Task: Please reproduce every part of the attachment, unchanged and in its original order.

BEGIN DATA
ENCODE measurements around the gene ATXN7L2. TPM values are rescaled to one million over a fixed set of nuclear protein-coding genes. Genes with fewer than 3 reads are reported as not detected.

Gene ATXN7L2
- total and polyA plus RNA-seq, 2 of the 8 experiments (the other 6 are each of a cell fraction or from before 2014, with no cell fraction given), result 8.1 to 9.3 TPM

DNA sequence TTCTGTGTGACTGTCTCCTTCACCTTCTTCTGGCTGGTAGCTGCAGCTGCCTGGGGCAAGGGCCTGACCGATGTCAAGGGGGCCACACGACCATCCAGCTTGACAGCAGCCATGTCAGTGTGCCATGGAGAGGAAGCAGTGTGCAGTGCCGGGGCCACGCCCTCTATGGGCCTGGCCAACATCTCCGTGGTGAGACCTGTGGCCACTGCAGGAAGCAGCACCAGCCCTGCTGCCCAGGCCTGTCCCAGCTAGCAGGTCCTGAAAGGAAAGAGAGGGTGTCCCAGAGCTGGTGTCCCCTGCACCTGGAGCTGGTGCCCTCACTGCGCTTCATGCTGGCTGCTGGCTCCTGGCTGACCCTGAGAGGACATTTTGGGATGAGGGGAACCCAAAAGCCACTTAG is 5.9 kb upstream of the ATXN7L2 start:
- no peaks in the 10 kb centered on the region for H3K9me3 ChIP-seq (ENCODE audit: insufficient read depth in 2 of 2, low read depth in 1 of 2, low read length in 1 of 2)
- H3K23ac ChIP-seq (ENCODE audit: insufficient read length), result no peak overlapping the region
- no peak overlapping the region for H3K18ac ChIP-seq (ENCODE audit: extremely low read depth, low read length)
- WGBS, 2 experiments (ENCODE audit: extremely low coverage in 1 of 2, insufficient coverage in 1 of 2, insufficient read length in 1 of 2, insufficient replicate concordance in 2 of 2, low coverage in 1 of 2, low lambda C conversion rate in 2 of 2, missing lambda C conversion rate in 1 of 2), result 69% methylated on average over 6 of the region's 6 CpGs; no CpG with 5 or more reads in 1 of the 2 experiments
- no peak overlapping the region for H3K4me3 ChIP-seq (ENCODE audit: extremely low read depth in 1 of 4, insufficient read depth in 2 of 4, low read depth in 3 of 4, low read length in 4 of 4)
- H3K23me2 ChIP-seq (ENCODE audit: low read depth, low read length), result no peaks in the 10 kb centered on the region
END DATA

ENCODE measurements around the gene ATXN7L2. TPM values are rescaled to one million over a fixed set of nuclear protein-coding genes. Genes with fewer than 3 reads are reported as not detected.

Gene ATXN7L2
- total and polyA plus RNA-seq, 2 of the 8 experiments (the other 6 are each of a cell fraction or from before 2014, with no cell fraction given), result 8.1 to 9.3 TPM

DNA sequence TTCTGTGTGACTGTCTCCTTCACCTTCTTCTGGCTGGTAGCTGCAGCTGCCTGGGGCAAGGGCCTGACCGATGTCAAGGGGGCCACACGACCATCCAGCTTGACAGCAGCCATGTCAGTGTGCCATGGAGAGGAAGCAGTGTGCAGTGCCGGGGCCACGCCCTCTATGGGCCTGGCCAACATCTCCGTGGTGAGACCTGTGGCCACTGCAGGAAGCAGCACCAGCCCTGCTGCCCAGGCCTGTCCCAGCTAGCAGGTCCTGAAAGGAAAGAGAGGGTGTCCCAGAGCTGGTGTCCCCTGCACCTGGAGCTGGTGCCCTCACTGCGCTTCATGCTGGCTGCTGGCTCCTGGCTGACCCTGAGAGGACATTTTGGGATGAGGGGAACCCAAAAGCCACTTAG is 5.9 kb upstream of the ATXN7L2 start:
- no peaks in the 10 kb centered on the region for H3K9me3 ChIP-seq (ENCODE audit: insufficient read depth in 2 of 2, low read depth in 1 of 2, low read length in 1 of 2)
- H3K23ac ChIP-seq (ENCODE audit: insufficient read length), result no peak overlapping the region
- no peak overlapping the region for H3K18ac ChIP-seq (ENCODE audit: extremely low read depth, low read length)
- WGBS, 2 experiments (ENCODE audit: extremely low coverage in 1 of 2, insufficient coverage in 1 of 2, insufficient read length in 1 of 2, insufficient replicate concordance in 2 of 2, low coverage in 1 of 2, low lambda C conversion rate in 2 of 2, missing lambda C conversion rate in 1 of 2), result 69% methylated on average over 6 of the region's 6 CpGs; no CpG with 5 or more reads in 1 of the 2 experiments
- no peak overlapping the region for H3K4me3 ChIP-seq (ENCODE audit: extremely low read depth in 1 of 4, insufficient read depth in 2 of 4, low read depth in 3 of 4, low read length in 4 of 4)
- H3K23me2 ChIP-seq (ENCODE audit: low read depth, low read length), result no peaks in the 10 kb centered on the region